Biggest Equity Crowdfunding Myth -- Debunked!

By Matthew Milner, on Wednesday, February 5, 2014

“This was the hottest deal in Silicon Valley…”

This quote, courtesy of CNN Money, is from Lars Dalgaard. Lars is a partner of Andreessen Horowitz, a top-tier venture capital firm.

He was glowing about their latest deal – a $15 million round for an online company called Zenefits.

I’ve never seen a deal like this,” gushed Mr. Dalgaard. “The top five [venture] firms all asked me personally whether they could get a chance to get in.

Andreessen knows how to make money. Their portfolio includes some the world’s most notable start-up success stories – from Facebook and Twitter to Airbnb and Skype.

But here’s why I’m writing about this deal today:

You could have owned a stake in Zenefits…

Thanks to equity crowdfunding, you could have been an investor right alongside Andreessen.

Let me explain…

Invest With The Best

As equity crowdfunding gathered steam over the last year, some folks raised concerns about it.

They questioned whether it would attract companies that couldn’t get funded the “traditional” way – from sophisticated angel investors, for example, or from blue-chip venture capitalists.

They wondered if only the “sub-par” companies would use equity crowdfunding… whether the most promising deals would still get gobbled up by the pros.

But the Zenefits deal offers an example that helps put these concerns to rest.

Let’s look at how the situation unfolded.

Proving Their Model

Last summer, in July 2013, Zenefits was raising money to grow its business.

They raised a bit of capital from strong angels like Yuri Milner – but to raise additional funds and increase awareness, they published their deal on WeFunder, one of the high-quality platforms we cover here at Crowdability.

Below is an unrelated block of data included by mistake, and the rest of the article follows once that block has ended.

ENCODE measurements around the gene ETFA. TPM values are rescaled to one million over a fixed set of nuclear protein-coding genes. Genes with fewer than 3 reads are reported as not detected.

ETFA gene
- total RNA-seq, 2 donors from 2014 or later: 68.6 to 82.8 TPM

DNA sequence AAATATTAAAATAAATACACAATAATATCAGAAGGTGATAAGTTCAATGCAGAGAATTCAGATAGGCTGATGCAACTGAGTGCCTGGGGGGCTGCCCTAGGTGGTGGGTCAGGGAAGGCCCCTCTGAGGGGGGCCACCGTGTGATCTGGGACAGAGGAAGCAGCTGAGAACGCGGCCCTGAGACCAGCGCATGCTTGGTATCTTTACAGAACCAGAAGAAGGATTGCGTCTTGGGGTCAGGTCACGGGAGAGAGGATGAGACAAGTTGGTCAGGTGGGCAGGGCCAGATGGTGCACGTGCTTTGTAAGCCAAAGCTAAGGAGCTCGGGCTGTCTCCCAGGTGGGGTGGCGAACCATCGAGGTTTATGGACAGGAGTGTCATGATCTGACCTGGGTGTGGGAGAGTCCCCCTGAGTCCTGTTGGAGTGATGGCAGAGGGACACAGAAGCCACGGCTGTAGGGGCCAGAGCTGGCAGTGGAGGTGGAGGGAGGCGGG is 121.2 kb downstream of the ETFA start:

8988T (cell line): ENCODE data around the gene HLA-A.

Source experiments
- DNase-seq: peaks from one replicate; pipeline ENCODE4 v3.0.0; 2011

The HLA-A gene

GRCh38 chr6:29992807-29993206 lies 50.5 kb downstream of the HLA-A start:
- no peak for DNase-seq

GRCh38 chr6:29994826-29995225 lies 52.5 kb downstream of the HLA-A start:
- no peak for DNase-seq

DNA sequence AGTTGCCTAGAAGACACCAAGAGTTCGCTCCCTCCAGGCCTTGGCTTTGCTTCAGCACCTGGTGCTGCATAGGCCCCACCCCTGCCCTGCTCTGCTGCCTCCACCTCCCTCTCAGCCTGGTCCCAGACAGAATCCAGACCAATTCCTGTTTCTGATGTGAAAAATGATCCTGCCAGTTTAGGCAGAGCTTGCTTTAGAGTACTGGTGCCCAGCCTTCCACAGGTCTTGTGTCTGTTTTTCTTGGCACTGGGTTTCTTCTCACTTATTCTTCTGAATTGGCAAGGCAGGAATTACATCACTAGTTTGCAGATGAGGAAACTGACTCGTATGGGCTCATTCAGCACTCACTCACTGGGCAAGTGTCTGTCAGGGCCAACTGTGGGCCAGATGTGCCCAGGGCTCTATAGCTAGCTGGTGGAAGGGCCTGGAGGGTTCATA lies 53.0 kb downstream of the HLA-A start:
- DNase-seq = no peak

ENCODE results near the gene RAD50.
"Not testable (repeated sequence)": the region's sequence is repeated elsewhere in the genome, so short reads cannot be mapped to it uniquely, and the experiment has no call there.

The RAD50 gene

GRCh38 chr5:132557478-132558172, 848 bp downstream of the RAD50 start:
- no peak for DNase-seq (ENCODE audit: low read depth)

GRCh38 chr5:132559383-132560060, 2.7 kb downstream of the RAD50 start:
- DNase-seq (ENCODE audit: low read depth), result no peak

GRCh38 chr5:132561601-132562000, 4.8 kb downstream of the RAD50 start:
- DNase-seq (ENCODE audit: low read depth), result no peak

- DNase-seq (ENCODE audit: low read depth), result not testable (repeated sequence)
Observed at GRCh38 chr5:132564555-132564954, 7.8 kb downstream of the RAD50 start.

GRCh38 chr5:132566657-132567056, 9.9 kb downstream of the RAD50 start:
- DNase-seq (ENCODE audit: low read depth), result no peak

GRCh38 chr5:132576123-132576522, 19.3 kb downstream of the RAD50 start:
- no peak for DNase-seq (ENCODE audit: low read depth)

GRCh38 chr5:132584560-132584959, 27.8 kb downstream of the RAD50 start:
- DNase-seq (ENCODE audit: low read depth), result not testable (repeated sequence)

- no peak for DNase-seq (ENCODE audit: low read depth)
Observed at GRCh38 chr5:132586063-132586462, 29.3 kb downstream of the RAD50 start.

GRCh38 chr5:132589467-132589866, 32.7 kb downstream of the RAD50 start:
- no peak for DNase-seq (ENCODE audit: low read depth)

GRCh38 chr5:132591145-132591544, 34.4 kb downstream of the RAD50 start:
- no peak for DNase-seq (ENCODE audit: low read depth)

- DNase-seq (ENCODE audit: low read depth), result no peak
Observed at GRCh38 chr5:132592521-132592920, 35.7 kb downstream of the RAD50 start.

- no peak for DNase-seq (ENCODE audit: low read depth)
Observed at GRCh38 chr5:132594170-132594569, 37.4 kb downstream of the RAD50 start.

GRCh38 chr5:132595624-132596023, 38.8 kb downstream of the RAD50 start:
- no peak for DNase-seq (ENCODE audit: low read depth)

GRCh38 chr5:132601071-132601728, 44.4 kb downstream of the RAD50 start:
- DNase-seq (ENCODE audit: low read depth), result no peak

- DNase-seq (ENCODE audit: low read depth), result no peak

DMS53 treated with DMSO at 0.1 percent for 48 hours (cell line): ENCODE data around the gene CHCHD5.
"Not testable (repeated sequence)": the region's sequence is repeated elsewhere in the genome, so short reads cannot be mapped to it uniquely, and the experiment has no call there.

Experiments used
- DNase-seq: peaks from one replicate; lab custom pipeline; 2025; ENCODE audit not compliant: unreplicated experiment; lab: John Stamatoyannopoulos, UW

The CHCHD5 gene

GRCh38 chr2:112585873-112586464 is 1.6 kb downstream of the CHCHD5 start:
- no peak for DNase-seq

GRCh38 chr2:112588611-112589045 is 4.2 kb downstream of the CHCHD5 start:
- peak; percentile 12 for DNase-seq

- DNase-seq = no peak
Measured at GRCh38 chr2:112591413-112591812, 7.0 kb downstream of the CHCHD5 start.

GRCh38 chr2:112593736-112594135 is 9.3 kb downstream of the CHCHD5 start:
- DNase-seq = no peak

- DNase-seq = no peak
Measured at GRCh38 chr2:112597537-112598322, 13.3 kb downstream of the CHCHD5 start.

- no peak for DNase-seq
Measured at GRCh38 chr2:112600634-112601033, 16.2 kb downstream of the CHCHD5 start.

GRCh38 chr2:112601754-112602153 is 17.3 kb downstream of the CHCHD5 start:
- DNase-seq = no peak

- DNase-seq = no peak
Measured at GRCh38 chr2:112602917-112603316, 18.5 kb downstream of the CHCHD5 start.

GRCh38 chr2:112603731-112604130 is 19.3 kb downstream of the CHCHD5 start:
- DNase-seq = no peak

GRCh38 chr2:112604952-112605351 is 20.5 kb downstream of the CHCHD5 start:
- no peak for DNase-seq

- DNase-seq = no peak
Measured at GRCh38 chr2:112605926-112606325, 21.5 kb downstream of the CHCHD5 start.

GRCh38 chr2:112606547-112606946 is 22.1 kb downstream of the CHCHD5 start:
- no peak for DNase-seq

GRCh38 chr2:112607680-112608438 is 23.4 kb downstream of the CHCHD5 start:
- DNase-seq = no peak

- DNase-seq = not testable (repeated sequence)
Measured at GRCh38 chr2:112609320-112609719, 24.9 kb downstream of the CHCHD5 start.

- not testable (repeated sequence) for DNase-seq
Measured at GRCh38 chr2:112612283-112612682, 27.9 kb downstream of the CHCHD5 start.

Using a combination of traditional fundraising activities and more “modern” equity crowdfunding efforts, Zenefits eventually raised $2.1 million.

They used that capital to grow their business. Soon, more than 500 companies were using Zenefits’ online product.

Once they’d proven they had a viable business, they went looking for a new round of financing; they wanted to accelerate their growth.

That’s when Lars from Andreessen Horowitz swooped in to lead a $15 million financing round.

A Successful Path

The path that Zenefits followed – small checks from equity crowdfunding and angels, then huge checks from venture capitalists – makes a lot of sense.

In fact, we believe it will become a “standard” fundraising strategy:

Startups will begin their fundraising journey on equity crowdfunding platforms like WeFunder – and after they’ve raised “seed” capital and proven out their business, the big venture funds will step in.

You see, big venture firms don’t make their living writing small checks to unproven companies. If they’re operating a $300 million fund, that would be a lot of $5,000 or $10,000 checks.

They make their living writing big checks.

By having an ecosystem of investors, where the crowd can provide capital for a company’s earliest stages, and VCs can provide capital for its later stages, everybody wins.

The Next “Hottest Deal"

The moral of the story?

High-quality companies are on equity crowdfunding platforms. They’re there now – and more and more of them are showing up each week.

In fact, every Monday at 8am EST, Crowdability publishes a “deals” email with a variety of investment opportunities from some of the highest-quality platforms.

So keep your eyes peeled…

You never know when the next “hottest deal” will show up in your inbox.

Happy Reading – and Happy Investing!

Best Regards,
Matthew Milner

Founder
Crowdability.com

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